A ll this was encouraged by a further, critical development. Huge numbers of people in the new world of Islam adopted the language of the Muslim Arabs. Arabic gradually became the principal language of this vast area, excluding almost all the rest: Greek and Syriac, Aramaic and Coptic and Latin all died out, replaced by Arabic. Persian, too, went into a long retreat, to reappear later heavily influenced by Arabic.

The Jews moved over to Arabic very rapidly. By the early 10th century, only 300 years after the conquests, Sa’adya Gaon was translating the Bible into Arabic. Bible translation is a massive task – it is not undertaken unless there is a need for it. By about the year 900, the Jews had largely abandoned other languages and taken on Arabic.

The change of language in its turn brought the Jews into direct contact with broader cultural developments. The result from the 10th century on was a striking pairing of two cultures. The Jews of the Islamic world developed an entirely new culture, which differed from their culture before Islam in terms of language, cultural forms, influences, and uses. Instead of being concerned primarily with religion, the new Jewish culture of the Islamic world, like that of its neighbours, mixed the religious and the secular to a high degree. The contrast, both with the past and with medieval Christian Europe, was enormous.

Like their neighbours, these Jews wrote in Arabic in part, and in a Jewish form of that language. The use of Arabic brought them close to the Arabs. But the use of a specific Jewish form of that language maintained the barriers between Jew and Muslim. The subjects that Jews wrote about, and the literary forms in which they wrote about them, were largely new ones, borrowed from the Muslims and developed in tandem with developments in Arabic Islam.

Also at this time, Hebrew was revived as a language of high literature, parallel to the use among the Muslims of a high form of Arabic for similar purposes. Along with its use for poetry and artistic prose, secular writing of all forms in Hebrew and in (Judeo-)Arabic came into being, some of it of high quality.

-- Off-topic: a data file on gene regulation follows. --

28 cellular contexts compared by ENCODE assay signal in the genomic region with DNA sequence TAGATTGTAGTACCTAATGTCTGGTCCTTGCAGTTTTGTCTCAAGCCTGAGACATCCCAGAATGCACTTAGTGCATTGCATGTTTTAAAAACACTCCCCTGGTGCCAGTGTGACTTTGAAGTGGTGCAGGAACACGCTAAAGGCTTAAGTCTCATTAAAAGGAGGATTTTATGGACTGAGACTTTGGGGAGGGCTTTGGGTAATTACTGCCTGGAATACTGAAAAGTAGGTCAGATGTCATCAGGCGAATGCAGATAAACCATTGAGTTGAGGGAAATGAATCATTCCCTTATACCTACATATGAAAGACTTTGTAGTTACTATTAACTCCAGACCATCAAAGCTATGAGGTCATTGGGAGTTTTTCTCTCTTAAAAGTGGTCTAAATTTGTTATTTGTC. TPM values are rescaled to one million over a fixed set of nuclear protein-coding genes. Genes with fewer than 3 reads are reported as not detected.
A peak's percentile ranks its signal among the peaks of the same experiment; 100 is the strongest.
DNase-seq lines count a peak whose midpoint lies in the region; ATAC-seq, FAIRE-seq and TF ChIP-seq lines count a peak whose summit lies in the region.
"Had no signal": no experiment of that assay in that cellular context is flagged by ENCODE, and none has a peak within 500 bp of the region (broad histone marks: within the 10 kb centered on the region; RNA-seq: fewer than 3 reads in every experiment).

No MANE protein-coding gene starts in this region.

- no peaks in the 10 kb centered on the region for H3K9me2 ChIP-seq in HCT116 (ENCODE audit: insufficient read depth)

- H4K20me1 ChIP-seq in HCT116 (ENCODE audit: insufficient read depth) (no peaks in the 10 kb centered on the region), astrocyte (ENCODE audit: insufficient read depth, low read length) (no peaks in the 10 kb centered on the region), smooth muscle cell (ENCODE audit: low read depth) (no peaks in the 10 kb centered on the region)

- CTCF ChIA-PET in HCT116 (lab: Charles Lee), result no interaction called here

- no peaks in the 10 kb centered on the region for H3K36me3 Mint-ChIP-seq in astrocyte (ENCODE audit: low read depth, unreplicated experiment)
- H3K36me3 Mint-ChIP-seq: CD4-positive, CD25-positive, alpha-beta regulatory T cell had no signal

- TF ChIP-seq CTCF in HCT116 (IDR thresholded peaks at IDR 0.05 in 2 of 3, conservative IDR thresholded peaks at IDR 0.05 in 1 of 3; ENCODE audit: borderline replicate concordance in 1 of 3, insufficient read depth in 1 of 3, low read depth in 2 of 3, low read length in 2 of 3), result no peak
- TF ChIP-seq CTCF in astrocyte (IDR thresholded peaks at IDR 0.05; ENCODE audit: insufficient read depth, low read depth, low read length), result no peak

Much of the greatest poetry in Hebrew written since the Bible comes from this period. Sa’adya Gaon, Solomon Ibn Gabirol, Ibn Ezra (Moses and Abraham), Maimonides, Yehuda Halevi, Yehudah al-Harizi, Samuel ha-Nagid, and many more – all of these names, well known today, belong in the first rank of Jewish literary and cultural endeavour.

W here did these Jews produce all this? When did they and their neighbours achieve this symbiosis, this mode of living together? The Jews did it in a number of centres of excellence. The most outstanding of these was Islamic Spain, where there was a true Jewish Golden Age, alongside a wave of cultural achievement among the Muslim population. The Spanish case illustrates a more general pattern, too.

What happened in Islamic Spain – waves of Jewish cultural prosperity paralleling waves of cultural prosperity among the Muslims – exemplifies a larger pattern in Arab Islam. In Baghdad, between the ninth and the twelfth centuries; in Qayrawan (in north Africa), between the ninth and the 11th centuries; in Cairo, between the 10th and the 12th centuries, and elsewhere, the rise and fall of cultural centres of Islam tended to be reflected in the rise and fall of Jewish cultural activity in the same places.

This was not coincidence, and nor was it the product of particularly enlightened liberal patronage by Muslim rulers. It was the product of a number of deeper features of these societies, social and cultural, legal and economic, linguistic and political, which together enabled and indeed encouraged the Jews of the Islamic world to create a novel sub-culture within the high civilisation of the time.

This did not last for ever; the period of culturally successful symbiosis between Jew and Arab Muslim in the middle ages came to a close by about 1300. In reality, it had reached this point even earlier, with the overall relative decline in the importance and vitality of Arabic culture, both in relation to western European cultures and in relation to other cultural forms within Islam itself; Persian and Turkish.